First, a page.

Ufuoma Ovienmhada Publishes Paper on "Perspectives from Anti-Prison Community Organizers on the Uses of Geospatial Data"


Rio de Janeiro

Rio de Janeiro, Brazil

PhD candidate Ufuoma Ovienmhada, undergraduate researcher Ahmed Diongue, and Prof. Danielle Wood published a paper on "Satellite Remote Sensing for Environmental Data Justice: Perspectives from Anti-Prison Community Organizers on the Uses of Geospatial Data."  The abstract reads:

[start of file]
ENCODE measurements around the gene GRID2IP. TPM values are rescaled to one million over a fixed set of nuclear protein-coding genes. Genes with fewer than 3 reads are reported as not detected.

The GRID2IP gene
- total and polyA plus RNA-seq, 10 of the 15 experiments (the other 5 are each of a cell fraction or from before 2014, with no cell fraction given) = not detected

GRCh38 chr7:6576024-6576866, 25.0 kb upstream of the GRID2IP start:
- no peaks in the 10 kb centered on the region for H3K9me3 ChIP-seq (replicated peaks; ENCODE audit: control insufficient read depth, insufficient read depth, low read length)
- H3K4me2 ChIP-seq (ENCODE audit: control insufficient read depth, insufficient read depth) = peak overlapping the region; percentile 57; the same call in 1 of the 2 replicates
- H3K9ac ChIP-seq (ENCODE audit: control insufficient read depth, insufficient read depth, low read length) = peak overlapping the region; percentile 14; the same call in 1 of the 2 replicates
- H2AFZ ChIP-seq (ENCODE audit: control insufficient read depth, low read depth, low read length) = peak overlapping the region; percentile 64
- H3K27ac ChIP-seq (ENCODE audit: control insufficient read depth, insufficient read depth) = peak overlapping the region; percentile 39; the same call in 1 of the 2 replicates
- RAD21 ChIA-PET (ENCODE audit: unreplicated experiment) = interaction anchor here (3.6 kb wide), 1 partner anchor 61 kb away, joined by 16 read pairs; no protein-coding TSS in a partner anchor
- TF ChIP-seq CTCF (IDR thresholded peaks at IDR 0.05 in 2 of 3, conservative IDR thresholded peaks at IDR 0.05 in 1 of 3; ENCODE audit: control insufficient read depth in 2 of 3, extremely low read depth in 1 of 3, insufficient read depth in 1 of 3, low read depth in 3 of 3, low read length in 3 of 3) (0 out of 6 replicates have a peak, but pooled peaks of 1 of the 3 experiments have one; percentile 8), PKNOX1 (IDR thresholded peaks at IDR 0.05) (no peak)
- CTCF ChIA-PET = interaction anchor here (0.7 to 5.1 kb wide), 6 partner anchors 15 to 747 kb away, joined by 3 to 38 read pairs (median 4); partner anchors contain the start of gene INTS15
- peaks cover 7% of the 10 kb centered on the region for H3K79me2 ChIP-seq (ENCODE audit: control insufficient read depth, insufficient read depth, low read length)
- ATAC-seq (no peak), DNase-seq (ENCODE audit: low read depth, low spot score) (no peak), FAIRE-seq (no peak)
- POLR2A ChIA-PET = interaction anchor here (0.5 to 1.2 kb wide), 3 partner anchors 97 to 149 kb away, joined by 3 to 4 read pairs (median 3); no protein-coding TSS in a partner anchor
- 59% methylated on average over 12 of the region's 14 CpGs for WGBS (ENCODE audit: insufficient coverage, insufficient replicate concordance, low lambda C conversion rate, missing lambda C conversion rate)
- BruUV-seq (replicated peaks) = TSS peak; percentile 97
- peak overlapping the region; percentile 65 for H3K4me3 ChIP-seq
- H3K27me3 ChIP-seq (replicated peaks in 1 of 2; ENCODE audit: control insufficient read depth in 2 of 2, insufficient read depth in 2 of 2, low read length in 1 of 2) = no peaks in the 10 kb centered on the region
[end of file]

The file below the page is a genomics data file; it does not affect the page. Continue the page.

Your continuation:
"In recent years, journalists and researchers have used mixed methods to characterize a pattern of prison landscapes being exposed to environmental hazards such as air pollution, proximity to hazardous facilities, and inadequate mitigation in extreme weather—a pattern frequently referred to as “prison ecology.” However, no studies have sought to characterize the perceptions of organizers across U.S. cities who work at the intersection of prison and the environment, and the potential or limitations of data to support ongoing activities. We conducted 22 semi-structured interviews with organizers that work on issues related to prison and the environment to understand the tactics and challenges in prison ecology organizing, and opportunities or limitations of geospatial data and technology development to support desired outcomes. Results indicate that prison ecology organizers regularly engage data and mapping to support their campaigns and challenge the state's control over information. However, activists reported that some data tools are overly burdensome, insufficient, or difficult to master. They also report a desire for new and accessible data and mapping tools since there are numerous gaps in knowledge about prisons and environmental concerns. Finally, activists articulated specific changes that they would like to see in the U.S. carceral system as a result of mobilizing around the use of key data sources. Our findings advance the study of the data practices of community organizers by providing insight into how different mediums of data and digital tools are currently integrated into activism. This article also offers constructive reflections into how datafication, and specifically remote sensing (RS) technology, can further be brought to bear on prison ecology. This work can be useful to any scholar-activists aiming to develop RS for prison ecology organizing or environmental justice more broadly."

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